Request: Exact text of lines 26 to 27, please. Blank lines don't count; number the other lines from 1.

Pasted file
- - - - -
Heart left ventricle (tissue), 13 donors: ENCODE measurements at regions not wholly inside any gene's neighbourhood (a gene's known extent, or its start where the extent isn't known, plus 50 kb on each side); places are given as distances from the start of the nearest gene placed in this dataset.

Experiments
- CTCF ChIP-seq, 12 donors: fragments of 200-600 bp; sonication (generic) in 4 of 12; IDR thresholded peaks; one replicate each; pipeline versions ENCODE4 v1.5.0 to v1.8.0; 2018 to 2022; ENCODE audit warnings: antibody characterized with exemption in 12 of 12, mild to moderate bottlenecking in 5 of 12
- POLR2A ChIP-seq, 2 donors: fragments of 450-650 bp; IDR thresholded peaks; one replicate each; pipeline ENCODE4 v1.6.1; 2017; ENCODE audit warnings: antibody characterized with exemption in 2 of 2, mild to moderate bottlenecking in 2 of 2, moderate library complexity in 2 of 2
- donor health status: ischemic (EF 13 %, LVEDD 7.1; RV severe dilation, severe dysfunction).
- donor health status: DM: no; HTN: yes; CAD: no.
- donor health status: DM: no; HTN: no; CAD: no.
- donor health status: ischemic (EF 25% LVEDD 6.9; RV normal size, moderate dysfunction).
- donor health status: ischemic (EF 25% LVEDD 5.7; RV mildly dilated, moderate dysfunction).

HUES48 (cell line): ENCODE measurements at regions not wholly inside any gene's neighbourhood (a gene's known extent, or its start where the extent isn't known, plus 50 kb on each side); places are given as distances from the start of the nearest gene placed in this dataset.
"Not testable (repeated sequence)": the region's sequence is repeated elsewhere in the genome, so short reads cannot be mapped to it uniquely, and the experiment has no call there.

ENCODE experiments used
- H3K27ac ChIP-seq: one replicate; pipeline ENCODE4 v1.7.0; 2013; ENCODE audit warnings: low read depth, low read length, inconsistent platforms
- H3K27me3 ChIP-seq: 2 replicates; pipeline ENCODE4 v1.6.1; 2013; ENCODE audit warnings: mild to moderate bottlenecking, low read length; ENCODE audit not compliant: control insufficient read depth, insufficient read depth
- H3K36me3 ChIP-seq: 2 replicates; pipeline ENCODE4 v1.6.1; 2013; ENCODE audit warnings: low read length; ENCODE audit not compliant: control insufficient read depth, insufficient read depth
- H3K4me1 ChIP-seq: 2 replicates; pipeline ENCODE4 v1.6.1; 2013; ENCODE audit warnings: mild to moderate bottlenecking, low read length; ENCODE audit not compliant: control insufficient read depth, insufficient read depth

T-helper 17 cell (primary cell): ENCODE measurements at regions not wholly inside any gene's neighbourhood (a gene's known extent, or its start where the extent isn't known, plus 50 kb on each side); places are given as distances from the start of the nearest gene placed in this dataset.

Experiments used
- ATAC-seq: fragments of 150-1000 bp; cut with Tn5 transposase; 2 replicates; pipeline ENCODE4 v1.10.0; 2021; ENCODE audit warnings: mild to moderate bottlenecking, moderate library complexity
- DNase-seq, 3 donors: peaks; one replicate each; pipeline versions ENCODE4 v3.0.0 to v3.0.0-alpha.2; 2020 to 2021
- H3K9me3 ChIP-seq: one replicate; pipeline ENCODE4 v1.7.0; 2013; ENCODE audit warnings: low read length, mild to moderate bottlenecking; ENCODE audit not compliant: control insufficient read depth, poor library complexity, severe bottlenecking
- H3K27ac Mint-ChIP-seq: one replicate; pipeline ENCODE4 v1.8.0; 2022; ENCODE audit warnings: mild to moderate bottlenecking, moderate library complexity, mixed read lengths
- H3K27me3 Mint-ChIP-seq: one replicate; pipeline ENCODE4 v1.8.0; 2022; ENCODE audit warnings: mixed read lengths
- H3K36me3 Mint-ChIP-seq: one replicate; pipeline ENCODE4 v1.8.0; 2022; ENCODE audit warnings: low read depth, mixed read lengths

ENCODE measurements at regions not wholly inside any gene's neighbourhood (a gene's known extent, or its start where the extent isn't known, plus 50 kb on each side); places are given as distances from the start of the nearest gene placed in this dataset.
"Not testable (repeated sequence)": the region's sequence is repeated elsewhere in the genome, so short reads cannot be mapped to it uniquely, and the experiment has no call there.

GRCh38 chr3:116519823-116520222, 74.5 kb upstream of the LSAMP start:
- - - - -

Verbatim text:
"Not testable (repeated sequence)": the region's sequence is repeated elsewhere in the genome, so short reads cannot be mapped to it uniquely, and the experiment has no call there.

GRCh38 chr3:116519823-116520222, 74.5 kb upstream of the LSAMP start: